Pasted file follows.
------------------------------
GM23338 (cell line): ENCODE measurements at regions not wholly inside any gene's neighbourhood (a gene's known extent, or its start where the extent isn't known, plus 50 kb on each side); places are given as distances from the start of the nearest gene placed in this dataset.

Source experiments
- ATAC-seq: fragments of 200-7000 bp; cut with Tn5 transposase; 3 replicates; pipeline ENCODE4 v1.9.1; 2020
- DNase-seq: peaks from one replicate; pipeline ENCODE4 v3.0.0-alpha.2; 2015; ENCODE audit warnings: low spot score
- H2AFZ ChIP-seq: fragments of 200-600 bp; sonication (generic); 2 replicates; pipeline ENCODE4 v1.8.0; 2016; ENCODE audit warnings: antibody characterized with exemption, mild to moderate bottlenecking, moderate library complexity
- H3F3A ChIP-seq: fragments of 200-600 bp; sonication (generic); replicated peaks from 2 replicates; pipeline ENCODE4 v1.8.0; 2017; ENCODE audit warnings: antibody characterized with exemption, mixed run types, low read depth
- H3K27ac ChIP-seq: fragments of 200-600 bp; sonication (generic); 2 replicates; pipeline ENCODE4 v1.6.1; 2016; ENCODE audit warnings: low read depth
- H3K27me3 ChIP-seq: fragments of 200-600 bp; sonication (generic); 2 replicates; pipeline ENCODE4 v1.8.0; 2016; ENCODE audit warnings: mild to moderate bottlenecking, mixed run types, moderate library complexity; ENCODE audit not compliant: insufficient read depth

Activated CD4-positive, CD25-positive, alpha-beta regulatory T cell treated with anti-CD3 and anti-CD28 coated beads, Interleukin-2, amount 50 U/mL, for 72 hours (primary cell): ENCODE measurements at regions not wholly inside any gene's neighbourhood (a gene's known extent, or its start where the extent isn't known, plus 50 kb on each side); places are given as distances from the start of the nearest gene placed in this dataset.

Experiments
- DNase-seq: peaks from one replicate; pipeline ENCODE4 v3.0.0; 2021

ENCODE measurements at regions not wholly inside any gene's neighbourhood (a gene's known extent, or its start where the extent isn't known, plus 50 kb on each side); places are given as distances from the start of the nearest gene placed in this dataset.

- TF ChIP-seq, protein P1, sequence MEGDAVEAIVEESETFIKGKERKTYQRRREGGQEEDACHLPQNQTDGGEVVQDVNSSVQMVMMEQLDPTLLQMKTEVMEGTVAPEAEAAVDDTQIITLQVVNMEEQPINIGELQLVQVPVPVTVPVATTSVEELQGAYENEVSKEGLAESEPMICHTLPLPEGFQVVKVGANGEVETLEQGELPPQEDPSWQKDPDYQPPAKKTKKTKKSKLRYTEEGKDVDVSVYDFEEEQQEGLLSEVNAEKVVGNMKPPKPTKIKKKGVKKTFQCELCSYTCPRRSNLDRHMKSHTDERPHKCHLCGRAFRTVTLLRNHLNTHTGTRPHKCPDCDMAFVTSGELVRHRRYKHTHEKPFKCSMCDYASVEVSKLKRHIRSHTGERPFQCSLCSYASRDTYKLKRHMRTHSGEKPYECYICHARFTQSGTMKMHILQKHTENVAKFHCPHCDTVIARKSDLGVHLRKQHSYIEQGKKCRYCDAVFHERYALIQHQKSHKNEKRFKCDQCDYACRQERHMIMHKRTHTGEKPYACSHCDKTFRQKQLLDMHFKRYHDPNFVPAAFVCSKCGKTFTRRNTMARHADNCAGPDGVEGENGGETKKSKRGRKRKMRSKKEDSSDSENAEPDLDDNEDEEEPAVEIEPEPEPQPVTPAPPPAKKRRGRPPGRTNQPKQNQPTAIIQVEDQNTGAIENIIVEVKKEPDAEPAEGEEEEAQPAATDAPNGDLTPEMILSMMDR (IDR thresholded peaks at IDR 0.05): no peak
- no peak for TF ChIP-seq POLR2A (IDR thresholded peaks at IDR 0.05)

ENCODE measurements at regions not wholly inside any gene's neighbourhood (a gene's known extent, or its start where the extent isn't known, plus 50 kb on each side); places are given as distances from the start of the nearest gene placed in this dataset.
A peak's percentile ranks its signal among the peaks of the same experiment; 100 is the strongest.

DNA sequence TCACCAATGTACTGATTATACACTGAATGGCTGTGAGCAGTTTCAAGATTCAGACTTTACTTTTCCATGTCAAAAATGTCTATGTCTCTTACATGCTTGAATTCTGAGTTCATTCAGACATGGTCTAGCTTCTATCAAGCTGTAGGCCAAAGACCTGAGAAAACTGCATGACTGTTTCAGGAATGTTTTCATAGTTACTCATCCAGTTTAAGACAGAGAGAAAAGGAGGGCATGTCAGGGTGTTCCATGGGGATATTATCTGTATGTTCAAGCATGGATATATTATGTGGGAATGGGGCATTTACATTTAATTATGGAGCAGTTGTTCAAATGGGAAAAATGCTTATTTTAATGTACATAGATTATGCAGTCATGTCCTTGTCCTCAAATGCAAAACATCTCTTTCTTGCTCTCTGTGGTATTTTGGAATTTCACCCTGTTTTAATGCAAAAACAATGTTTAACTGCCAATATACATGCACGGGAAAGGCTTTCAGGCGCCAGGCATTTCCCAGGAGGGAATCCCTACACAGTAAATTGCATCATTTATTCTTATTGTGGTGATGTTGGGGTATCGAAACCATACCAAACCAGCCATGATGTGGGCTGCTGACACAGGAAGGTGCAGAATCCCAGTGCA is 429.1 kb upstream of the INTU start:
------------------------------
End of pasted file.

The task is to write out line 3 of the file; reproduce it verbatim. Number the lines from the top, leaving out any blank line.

- ATAC-seq: fragments of 200-7000 bp; cut with Tn5 transposase; 3 replicates; pipeline ENCODE4 v1.9.1; 2020